Stefaan Vossen

  • @ Jim Smith
    Most chiropractors become chiropractors because of a personal healing experience or seeing someone else helped when conventional medicine didn’t. Do medical doctors choose their occupation
    the same way or is because they’ll have tremendous status, make extremely good livings and have a
    great career? No one becomes a chiropractor because they can’t wait to start dodging punches!
    And chiropractic which literally means practical hands ,is a better descriptive name than osteopathy
    ( look up the definition of pathy and osteo). And ask Andrew Gilbey to tell you and us the definition of doctor.

  • @Stefaan,

    “Honest or dishonest opinion is hardly relevant here…”

    That statement was either stunningly stupid or stunningly arrogant! – The whole of your last post was nothing more than your opinion! Do you consider your opinion more relevant that that of others?

    You offer your opinions on subluxations, whilst dismissing the opinion of some other chiropractos that that subluxations are a cause-all, cure-all condition.

    Given your view that Opinions, honest or otherwise, are not relevant here, why should anybody accept your opinion as fact!
    Perhaps they you would prefer to stick to proven facts, that is those supported by research evidence, although this is an area usually avoided by chiropractors!

  • @Skeptic Barista
    given the choice of the two, I’d rather it be “stunningly arrogant”. A little like your misquoting, or rather taking out of context of the quote;
    1) it is simply not relevant whether it is honest or dishonest opinion, what on the other hand is relevant is that it is opinion fullstop, and not as you misread from my post that “opinion is irrelevant”.
    2) as very clearly (in my opinion) explained within the syntax of my post, the opinion is ill-informed and ill-construed. This is further demonstrated by means of the entries at the end of that post.
    3) opinion is a wonderful thing and there to be added to, subtracted from, strengthened and changed alltogether and rhetotic is a powerful way to do so.
    4) I would love to stick to proven fact supported by research evidence, but there isn’t much of it. I already stated this to you in the past. The fact that something hasn’t been researched does however not mean that it is ineffectual, a fact you seem to struggle with. Maybe you should spend a day in clinical practice, medical or otherwise to find out for yourself the difficulties entailed in a world of knowledge interlaced with gut-instinct and lashings of experience. But then you probably think that medical practice is an exact science, which is where I would seriously encourage you to speak to a few GP’s about that topic. My dad is one, 38 years in practice, my mum is a nurse, 34 years in practice, and they have both told me that medicine is an art, rooted in knowledge, required for the reduction of unpredictability, predictability tested by science.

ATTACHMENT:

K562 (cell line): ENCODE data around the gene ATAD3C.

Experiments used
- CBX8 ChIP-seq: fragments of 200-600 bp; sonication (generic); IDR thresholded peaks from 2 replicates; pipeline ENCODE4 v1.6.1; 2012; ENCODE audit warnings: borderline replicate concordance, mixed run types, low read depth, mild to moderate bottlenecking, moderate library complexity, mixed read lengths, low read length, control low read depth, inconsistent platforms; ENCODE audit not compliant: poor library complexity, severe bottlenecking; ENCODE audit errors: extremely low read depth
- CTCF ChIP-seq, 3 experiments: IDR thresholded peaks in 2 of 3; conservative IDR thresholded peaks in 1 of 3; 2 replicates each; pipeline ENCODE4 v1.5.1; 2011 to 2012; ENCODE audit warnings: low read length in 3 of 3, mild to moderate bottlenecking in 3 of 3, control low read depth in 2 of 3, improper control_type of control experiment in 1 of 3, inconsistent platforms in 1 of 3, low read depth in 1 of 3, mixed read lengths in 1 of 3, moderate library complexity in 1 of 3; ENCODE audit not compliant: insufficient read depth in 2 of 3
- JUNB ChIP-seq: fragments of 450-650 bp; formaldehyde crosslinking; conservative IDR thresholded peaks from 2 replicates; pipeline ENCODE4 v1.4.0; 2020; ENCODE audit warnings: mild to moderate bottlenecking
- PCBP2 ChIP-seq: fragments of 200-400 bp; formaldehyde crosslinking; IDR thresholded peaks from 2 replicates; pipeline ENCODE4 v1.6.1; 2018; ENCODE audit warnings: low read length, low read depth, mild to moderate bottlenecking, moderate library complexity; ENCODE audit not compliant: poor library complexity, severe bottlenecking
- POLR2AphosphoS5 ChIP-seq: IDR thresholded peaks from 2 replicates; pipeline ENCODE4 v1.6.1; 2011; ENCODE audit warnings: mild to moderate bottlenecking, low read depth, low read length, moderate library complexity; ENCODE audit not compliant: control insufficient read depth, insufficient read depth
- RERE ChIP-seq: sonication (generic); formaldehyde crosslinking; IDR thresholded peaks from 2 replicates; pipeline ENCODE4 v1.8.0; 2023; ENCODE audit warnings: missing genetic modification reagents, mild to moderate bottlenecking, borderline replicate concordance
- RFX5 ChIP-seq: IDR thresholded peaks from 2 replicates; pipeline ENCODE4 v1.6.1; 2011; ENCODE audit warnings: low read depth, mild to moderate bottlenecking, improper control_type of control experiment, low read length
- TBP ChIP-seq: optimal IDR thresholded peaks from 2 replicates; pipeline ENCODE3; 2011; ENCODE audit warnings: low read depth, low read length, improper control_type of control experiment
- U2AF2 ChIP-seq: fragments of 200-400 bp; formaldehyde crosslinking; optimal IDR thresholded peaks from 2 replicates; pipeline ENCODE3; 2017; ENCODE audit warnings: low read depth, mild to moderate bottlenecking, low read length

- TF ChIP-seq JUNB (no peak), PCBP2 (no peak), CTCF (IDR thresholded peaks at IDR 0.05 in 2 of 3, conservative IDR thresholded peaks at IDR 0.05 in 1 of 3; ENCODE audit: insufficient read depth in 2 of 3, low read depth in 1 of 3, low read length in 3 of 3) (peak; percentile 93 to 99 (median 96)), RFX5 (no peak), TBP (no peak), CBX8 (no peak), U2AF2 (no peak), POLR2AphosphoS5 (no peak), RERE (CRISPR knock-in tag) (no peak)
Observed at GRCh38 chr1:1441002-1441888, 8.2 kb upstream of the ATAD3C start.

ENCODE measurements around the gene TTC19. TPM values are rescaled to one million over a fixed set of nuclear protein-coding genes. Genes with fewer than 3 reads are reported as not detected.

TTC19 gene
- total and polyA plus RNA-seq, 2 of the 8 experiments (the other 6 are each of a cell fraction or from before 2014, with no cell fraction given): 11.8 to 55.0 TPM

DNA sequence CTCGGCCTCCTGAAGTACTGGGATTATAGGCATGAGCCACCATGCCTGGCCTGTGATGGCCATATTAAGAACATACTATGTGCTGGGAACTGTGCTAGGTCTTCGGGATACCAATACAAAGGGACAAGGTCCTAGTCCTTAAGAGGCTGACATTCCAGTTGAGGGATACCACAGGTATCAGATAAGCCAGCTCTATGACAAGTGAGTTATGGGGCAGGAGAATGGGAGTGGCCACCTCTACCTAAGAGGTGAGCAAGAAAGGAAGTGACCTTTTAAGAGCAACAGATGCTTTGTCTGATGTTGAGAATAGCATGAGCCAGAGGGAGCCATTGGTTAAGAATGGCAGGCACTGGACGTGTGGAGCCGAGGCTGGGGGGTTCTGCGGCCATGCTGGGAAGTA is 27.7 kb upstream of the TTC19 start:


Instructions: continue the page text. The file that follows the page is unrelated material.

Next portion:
I just cannot help to feel like you are really missing the crux of this matter: clinical life (which is what most chiropractors are concerned with) is not the lab-version of reality you seem to be so fond of. I wish we could have tested models a bit better and a bit more by now. And no, in my opinion there is no science to back up that spinal subluxations cause colic and asthma, but then that is why I don’t claim to treat these things. The problem is that there isn’t even that much evidence to claim anything at all, so I don’t claim much, other than that which I have experience of that I can predictably change in the patient in front of me. They are quite happy to buy into my service on that basis and the insurance company which provided me with the money-back guarantee was happy to provide me with the policy to claim that after having looked at my results. In the meanwhile I am working on developing the science…
    Kind regards,
    Stefaan Vossen
    This is only the beginning

  • @Stefaan said: “will post a link to my blog, so we can have a bit of a topic-specific discussion. Link published here tomorrow or Thursday.”

    Any progress???

  • @davidp
    thank you for revisiting the posts I made in order to answer your question. I appreciate that response. I also fully concur that there is something very confusing abuot grouping things together like that but I think there is some merit in conceptualising the principle.
    Kind regards,
    Stefaan Vossen

  • @iaind
    some progress, unfortunately not enough. Talk soon
    Stefaan

  • @Jim Smith